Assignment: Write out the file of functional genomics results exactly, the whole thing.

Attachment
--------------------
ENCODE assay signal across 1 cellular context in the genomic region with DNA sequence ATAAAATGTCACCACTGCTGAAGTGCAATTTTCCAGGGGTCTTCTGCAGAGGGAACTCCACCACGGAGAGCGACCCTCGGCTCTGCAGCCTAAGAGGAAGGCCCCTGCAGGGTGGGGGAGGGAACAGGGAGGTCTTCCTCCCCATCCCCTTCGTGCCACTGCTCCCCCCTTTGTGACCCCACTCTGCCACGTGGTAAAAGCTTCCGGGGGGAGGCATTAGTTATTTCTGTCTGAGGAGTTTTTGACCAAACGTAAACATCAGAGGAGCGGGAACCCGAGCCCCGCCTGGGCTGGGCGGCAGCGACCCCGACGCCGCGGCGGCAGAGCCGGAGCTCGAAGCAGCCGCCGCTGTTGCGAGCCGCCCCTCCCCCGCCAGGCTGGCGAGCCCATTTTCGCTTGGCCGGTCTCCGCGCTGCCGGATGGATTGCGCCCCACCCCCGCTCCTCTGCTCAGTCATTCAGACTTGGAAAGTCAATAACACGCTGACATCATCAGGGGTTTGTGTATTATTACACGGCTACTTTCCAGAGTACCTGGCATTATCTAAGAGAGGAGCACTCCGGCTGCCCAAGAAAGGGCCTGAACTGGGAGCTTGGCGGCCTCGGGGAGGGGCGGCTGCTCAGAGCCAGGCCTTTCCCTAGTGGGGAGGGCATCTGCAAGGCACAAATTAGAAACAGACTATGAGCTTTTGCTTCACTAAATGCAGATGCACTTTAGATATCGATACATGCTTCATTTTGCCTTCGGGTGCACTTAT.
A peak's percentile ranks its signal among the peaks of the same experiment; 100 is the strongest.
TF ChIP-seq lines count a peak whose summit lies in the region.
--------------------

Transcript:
ENCODE assay signal across 1 cellular context in the genomic region with DNA sequence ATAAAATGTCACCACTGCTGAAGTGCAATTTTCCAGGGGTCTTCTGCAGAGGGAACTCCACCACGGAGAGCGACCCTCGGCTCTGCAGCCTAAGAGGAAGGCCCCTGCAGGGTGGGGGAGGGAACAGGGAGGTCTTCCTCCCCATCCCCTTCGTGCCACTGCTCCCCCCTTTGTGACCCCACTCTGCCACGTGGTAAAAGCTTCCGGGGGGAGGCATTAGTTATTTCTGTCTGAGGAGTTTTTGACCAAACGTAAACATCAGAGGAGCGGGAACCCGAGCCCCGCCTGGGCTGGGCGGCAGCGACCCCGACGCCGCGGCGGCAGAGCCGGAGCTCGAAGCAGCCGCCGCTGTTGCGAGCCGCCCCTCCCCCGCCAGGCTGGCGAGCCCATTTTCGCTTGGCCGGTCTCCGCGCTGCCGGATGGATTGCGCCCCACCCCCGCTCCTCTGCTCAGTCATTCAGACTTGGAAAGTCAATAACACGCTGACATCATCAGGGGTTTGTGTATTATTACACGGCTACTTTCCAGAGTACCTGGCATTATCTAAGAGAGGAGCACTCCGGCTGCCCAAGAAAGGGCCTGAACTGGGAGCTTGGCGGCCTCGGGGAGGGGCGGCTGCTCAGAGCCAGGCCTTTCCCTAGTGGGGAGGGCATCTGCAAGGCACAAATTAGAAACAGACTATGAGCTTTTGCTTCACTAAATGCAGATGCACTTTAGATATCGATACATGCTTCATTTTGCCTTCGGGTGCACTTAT.
A peak's percentile ranks its signal among the peaks of the same experiment; 100 is the strongest.
TF ChIP-seq lines count a peak whose summit lies in the region.